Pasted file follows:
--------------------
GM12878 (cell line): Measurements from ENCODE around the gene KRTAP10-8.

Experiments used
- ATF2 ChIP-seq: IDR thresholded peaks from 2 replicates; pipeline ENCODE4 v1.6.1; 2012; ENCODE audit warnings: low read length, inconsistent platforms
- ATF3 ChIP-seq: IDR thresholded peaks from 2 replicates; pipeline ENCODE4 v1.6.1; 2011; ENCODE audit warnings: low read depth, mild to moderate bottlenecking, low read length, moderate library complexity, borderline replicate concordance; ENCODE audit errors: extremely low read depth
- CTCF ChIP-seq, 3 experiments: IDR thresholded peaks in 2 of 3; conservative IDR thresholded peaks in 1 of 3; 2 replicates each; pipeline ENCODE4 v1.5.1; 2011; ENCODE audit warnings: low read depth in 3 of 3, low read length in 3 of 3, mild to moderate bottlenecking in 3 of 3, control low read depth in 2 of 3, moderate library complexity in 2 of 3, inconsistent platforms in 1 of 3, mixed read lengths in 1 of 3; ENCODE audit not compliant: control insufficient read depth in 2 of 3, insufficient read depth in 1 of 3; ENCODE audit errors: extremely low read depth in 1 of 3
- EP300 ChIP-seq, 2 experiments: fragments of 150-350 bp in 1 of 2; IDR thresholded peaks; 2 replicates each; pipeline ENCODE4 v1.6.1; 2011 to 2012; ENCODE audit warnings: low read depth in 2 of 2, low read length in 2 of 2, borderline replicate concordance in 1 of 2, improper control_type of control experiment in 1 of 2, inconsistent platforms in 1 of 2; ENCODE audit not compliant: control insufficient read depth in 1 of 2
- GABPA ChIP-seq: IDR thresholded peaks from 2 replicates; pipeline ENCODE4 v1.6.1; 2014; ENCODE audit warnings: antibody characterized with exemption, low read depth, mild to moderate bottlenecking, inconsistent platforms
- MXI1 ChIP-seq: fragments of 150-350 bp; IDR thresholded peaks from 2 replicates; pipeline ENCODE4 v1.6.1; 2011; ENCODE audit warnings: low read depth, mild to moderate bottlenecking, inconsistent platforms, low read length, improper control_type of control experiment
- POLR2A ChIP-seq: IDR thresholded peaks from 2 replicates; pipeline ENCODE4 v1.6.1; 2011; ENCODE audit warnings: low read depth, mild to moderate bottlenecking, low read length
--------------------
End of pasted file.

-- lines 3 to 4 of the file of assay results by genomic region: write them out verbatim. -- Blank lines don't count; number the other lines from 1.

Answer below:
- ATF2 ChIP-seq: IDR thresholded peaks from 2 replicates; pipeline ENCODE4 v1.6.1; 2012; ENCODE audit warnings: low read length, inconsistent platforms
- ATF3 ChIP-seq: IDR thresholded peaks from 2 replicates; pipeline ENCODE4 v1.6.1; 2011; ENCODE audit warnings: low read depth, mild to moderate bottlenecking, low read length, moderate library complexity, borderline replicate concordance; ENCODE audit errors: extremely low read depth